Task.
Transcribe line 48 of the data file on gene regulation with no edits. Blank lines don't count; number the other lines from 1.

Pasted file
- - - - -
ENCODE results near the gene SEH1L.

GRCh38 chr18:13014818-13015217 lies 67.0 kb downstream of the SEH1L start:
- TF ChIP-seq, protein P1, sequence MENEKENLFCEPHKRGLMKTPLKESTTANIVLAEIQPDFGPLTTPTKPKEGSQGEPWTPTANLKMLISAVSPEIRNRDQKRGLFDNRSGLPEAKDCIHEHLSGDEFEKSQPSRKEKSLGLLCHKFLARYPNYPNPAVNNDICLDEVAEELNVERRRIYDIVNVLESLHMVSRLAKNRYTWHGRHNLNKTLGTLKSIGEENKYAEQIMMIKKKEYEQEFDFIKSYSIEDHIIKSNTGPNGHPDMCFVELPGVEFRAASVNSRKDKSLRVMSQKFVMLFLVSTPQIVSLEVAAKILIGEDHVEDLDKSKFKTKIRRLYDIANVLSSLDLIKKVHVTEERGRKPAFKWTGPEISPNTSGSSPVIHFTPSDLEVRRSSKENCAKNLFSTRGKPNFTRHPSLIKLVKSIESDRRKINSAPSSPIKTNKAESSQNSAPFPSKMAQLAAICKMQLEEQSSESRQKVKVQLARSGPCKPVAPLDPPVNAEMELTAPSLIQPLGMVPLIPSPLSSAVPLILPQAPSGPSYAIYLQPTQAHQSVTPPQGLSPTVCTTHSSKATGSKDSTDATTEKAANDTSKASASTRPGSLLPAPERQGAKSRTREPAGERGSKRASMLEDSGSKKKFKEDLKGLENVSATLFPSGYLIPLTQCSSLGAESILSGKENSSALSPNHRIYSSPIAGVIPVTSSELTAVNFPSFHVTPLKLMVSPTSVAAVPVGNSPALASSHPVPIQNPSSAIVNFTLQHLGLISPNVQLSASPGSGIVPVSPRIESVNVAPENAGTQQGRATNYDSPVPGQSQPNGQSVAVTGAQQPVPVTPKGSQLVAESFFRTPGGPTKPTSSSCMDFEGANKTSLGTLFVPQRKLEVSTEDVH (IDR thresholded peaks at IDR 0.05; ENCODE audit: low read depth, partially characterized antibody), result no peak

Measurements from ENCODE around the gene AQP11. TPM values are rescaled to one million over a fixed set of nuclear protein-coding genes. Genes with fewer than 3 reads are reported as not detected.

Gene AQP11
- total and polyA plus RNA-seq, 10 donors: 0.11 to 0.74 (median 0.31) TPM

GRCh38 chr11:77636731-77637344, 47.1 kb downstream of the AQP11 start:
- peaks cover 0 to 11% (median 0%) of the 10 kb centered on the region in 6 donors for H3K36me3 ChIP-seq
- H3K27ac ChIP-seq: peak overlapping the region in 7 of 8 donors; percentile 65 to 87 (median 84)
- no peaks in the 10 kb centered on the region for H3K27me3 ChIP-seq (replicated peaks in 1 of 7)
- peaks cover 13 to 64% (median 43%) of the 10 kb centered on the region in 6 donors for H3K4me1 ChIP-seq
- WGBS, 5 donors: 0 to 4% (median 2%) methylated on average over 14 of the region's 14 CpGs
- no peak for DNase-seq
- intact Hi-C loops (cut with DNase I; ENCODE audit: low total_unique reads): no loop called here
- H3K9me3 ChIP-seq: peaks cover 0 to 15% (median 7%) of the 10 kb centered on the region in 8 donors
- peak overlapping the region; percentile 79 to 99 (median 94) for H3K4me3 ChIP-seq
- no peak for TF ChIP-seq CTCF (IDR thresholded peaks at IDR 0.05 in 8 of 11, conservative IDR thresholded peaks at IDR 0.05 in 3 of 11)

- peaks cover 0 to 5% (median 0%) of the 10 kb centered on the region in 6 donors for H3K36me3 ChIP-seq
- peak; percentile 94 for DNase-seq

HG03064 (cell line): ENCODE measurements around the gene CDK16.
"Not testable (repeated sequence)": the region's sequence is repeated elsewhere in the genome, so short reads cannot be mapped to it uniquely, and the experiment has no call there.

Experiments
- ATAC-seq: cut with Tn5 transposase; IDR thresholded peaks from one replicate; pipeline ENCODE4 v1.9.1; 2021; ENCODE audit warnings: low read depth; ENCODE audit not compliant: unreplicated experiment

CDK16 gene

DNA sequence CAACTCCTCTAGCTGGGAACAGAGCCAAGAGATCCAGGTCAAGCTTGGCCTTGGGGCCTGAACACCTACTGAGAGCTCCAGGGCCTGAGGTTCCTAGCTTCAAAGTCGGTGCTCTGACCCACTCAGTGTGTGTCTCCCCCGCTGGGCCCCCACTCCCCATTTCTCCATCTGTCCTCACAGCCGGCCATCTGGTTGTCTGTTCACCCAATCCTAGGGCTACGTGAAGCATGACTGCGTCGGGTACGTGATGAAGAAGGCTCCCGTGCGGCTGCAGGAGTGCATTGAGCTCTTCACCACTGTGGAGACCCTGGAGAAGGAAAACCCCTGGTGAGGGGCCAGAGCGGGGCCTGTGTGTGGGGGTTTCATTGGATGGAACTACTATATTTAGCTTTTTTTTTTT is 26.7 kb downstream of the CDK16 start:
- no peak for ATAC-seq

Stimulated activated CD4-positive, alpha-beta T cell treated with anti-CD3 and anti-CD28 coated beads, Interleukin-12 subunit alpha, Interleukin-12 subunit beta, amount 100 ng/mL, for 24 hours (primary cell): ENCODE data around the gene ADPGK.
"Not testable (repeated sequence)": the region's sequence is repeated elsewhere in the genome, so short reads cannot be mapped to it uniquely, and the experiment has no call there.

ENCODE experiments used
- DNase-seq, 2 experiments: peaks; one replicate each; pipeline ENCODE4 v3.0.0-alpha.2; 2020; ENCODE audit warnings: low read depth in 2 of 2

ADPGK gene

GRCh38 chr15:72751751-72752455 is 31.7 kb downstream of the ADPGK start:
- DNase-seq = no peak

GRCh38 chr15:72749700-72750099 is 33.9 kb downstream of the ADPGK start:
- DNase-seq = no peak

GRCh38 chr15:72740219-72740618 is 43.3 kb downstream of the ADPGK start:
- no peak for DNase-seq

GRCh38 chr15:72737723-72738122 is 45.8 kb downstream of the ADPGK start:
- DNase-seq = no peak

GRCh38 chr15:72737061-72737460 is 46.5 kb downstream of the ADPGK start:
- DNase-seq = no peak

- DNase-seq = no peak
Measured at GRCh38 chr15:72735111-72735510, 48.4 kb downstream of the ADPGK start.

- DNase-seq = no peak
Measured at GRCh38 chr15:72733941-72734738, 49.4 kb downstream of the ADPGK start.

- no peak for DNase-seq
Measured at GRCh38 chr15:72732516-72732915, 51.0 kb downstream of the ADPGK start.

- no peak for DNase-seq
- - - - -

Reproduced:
- no peak for DNase-seq